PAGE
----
5 Project Documentation Mistakes Experienced Teams Still Make

Projects can involve huge volumes of documentation and related information. Budget forecasts, progress updates, schematics, and contracts are just some of the data elements flowing through a typical initiative. Managing all that information requires a deliberate plan, but some project teams continue to use documentation strategies that went out of date long ago. That means the wider shift to digital tools and growing use of cloud-based data repositories may not be part of your group’s plans. If you haven’t taken a fresh look at your approach to documentation management in a while, here are 5 mistakes your team might still be making.

Project documentation mistakes

1 – Ignoring your organization’s document retention schedule.

Short-term access, long-term archival, and the eventual destruction of your project documentation should typically follow the document retention schedule set out by your company. However, it’s important to confirm how the guidelines apply to your initiative’s data because other factors could reduce or extend your document retention requirements. Reach out to your records department, the compliance team, or your legal counsel to determine how the retention schedule applies to each type of data used in or generated by your project.

2 – Not understanding your documentation formats.

Teams can run into serious trouble if their project documents aren’t available in formats that are easily shared with stakeholders, transferred to different systems for processing or analysis, or extracted for storage. Before choosing platforms for your project documentation, research the formats and data structures to ensure you can continue leveraging the documents in future projects and post-project reviews. You may need to reformat information to facilitate easier archival, for example, or to feed into newer systems for ongoing use.

3 – Failing to back up project documents.

With so much critical information housed across multiple platforms within your technology stack, redundancy is crucial. First, you need a way to save backups in a secure location. That often means keeping data in the cloud, but don’t assume your platforms will automatically make backups that are suitable for restoration. Once you’ve worked with your solution providers to create a backup schedule that suits your needs, the next step is to test your plan to be sure you can quickly download and restore your saved files in case you need them later.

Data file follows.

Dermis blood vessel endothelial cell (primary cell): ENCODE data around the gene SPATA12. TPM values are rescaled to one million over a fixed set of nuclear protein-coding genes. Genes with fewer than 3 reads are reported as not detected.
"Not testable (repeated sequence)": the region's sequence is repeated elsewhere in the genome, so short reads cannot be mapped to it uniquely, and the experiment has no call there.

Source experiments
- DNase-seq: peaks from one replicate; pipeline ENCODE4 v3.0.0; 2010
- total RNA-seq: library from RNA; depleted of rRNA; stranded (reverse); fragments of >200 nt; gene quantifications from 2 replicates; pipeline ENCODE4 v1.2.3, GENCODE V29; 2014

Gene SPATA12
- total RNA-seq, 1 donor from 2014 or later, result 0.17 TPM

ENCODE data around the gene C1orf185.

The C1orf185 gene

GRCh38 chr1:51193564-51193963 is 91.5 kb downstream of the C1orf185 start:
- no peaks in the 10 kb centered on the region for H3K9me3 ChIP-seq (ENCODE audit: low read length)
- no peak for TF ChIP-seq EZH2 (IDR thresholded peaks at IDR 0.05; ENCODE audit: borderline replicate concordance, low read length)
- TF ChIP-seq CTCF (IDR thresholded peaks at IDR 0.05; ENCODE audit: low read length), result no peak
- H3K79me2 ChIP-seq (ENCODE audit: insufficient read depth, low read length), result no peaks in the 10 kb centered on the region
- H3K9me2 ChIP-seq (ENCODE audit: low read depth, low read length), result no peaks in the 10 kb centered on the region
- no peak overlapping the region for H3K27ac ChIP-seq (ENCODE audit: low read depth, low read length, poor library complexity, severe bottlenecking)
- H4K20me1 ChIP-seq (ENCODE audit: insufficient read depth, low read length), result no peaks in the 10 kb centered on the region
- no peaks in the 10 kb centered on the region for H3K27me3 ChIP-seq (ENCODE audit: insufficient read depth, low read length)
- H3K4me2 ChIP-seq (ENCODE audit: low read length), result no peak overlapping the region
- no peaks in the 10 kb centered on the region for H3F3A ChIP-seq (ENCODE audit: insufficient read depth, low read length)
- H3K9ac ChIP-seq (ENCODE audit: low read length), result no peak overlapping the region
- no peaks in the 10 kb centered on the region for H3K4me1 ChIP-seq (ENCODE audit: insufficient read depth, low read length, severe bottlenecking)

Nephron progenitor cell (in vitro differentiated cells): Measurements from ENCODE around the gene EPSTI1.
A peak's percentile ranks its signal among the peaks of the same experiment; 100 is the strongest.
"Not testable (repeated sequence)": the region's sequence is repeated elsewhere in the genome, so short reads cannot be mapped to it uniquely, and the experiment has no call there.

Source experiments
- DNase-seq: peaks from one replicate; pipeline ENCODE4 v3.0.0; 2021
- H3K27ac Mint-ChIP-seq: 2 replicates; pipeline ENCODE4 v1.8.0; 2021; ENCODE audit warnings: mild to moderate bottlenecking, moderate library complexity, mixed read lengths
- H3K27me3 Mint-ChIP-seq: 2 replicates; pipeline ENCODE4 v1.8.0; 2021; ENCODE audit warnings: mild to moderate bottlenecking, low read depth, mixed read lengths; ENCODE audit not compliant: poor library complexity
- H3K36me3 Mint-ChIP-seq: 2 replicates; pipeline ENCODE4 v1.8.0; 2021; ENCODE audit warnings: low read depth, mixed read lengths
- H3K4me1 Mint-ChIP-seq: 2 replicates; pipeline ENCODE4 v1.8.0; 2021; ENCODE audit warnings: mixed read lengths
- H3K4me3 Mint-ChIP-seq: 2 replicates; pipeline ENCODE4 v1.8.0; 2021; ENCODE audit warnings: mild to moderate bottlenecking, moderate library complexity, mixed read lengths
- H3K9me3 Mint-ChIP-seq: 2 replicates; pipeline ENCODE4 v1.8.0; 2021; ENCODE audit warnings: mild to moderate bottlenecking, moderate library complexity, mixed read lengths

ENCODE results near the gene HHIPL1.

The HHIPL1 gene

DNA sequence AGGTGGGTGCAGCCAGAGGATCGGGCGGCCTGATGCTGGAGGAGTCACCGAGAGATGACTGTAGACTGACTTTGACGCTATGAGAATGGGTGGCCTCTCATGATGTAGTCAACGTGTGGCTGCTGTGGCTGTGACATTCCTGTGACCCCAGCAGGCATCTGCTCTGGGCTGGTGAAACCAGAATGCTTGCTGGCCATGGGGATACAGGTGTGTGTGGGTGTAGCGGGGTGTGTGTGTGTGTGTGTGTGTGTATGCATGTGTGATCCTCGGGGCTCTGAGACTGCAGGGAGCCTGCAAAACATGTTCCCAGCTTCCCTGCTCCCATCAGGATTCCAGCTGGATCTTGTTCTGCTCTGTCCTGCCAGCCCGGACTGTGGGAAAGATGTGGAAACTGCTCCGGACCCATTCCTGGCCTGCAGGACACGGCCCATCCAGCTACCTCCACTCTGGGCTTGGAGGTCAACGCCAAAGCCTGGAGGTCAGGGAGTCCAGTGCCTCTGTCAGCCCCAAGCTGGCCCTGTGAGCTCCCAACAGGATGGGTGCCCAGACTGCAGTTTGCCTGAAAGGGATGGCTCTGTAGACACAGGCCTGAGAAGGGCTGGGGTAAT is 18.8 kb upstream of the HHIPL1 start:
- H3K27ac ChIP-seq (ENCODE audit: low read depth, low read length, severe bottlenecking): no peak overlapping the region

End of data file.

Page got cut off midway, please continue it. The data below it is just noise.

4 – Forgetting to capture vendor-generated documentation.

Most project collaborators create their own data related to each initiative, and unless you’re diligent in adding everything to your overall documentation management strategy while initiatives are active, you could lose the ability to store data once the project is complete. Address this mistake by implementing a shared location to keep master documentation as soon as it’s created. This enables easy access during the project’s active phases and makes longer-term storage a snap, no matter where the information originated.

5 – Abandoning documentation once the project wraps.

A comprehensive documentation management strategy loses its value if you don’t make use of your project data later. Heavy workloads and aggressive initiative timelines leave little time for reflection, but your team should still review documents from past projects to spot trends and understand how project outcomes have changed over time. As your data library grows, periodic lookbacks can be beneficial in other ways, too. Historical data can guide you to better project performance, increased cost savings, improved productivity, and less waste. Instead of abandoning documentation once the project is complete, create formal workflows to include a review prior to the launch of a new project as a way to compare costs and other metrics, and to identify potential problems for which your team has already developed a solution.

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